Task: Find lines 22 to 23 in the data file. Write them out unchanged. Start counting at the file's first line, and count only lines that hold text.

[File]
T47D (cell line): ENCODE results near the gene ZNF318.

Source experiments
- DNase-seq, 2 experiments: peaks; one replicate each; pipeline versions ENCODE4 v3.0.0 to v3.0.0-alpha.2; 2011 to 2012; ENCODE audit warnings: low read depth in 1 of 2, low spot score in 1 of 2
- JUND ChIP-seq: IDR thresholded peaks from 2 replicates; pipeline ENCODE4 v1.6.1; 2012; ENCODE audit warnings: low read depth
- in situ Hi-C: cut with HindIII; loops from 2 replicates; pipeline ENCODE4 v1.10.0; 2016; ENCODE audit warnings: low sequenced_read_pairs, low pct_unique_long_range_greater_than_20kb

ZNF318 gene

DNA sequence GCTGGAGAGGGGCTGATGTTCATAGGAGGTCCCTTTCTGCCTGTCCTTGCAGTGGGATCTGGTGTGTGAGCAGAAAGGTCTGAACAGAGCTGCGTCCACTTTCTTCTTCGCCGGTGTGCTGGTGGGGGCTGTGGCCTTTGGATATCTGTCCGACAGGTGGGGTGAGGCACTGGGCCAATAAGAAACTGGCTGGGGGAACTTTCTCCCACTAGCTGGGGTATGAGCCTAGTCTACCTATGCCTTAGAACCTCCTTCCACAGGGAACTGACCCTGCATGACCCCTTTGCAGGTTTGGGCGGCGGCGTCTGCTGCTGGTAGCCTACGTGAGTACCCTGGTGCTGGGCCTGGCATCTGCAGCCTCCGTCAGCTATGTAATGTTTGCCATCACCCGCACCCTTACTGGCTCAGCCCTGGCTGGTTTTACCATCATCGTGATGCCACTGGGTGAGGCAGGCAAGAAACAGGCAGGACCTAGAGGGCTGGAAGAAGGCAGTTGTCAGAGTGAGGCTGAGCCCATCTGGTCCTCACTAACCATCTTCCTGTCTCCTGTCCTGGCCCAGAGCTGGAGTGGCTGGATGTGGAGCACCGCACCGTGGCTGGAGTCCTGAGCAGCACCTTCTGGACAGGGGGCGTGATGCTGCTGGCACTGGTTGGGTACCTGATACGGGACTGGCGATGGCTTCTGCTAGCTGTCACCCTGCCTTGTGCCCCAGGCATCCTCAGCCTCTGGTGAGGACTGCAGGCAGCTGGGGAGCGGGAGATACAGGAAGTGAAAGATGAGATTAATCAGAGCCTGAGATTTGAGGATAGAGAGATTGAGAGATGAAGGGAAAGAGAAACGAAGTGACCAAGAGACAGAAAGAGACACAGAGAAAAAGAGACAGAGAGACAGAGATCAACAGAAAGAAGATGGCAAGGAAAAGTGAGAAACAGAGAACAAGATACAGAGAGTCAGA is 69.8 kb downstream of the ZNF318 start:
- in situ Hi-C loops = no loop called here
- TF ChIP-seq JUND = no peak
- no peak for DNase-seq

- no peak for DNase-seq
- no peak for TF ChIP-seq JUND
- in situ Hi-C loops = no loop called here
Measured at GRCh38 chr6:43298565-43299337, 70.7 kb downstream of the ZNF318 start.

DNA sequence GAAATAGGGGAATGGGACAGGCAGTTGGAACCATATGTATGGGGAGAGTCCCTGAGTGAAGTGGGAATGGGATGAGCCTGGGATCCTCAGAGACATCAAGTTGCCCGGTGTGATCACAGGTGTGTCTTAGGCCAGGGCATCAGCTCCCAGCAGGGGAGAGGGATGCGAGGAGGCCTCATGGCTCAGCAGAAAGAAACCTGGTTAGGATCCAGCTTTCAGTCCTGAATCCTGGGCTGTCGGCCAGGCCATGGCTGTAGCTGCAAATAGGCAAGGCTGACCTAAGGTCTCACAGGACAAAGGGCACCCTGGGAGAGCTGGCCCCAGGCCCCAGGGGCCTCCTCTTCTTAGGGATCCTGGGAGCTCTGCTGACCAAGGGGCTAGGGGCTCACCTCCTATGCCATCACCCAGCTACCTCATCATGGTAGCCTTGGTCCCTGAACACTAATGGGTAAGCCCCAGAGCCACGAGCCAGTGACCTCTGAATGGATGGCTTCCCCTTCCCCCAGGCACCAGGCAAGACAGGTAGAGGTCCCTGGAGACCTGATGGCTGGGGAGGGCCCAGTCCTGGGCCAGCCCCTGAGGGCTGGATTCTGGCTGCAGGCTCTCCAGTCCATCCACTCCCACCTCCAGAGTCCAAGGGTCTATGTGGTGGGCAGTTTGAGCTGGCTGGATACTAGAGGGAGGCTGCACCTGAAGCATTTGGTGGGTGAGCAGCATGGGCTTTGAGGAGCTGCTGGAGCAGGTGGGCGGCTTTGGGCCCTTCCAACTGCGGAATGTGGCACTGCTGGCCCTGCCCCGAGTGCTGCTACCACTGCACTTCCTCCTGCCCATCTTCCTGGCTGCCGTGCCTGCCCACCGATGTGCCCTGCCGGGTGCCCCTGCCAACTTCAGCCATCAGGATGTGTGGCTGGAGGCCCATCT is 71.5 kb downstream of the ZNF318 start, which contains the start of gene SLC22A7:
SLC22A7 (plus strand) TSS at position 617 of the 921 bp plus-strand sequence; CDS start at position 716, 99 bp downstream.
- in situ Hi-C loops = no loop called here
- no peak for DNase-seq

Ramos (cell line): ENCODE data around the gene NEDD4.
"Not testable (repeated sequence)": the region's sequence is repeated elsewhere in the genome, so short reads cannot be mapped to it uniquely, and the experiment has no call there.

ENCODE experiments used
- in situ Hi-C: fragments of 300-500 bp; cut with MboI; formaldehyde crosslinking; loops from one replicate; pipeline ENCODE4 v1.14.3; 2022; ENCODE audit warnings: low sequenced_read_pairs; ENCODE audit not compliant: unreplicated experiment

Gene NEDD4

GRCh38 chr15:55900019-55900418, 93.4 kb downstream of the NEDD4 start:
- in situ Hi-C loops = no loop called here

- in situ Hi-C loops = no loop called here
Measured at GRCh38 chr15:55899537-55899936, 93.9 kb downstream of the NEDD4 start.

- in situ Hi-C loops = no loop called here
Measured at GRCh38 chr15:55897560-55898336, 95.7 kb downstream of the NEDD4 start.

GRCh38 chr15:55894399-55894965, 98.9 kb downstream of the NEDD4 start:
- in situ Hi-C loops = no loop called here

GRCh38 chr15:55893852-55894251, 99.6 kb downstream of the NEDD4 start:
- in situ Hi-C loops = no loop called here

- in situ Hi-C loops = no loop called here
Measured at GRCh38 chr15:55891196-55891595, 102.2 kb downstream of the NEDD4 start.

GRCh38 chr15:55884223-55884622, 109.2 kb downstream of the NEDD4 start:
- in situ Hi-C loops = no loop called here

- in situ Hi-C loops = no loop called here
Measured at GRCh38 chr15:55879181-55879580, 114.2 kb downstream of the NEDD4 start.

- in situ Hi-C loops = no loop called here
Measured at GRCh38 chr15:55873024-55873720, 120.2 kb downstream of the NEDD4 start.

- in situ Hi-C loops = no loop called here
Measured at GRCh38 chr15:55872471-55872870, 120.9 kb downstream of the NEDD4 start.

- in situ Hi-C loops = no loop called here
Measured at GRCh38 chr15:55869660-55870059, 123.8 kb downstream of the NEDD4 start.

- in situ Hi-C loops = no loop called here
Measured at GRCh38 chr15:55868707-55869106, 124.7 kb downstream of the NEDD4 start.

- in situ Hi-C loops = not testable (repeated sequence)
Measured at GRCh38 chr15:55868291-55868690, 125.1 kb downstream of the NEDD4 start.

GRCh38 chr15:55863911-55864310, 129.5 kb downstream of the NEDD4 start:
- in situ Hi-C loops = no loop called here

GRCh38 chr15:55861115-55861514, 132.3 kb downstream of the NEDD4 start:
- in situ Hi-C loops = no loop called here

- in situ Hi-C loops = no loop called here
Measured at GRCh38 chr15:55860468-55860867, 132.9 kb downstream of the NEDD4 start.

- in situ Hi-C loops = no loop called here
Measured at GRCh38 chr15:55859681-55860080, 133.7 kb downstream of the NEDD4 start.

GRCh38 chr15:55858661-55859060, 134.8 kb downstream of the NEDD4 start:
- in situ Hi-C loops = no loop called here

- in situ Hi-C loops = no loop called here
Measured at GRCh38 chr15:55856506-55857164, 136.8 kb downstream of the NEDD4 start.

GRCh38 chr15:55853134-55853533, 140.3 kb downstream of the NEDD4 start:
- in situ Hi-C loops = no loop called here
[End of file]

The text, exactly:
- in situ Hi-C: fragments of 300-500 bp; cut with MboI; formaldehyde crosslinking; loops from one replicate; pipeline ENCODE4 v1.14.3; 2022; ENCODE audit warnings: low sequenced_read_pairs; ENCODE audit not compliant: unreplicated experiment

Gene NEDD4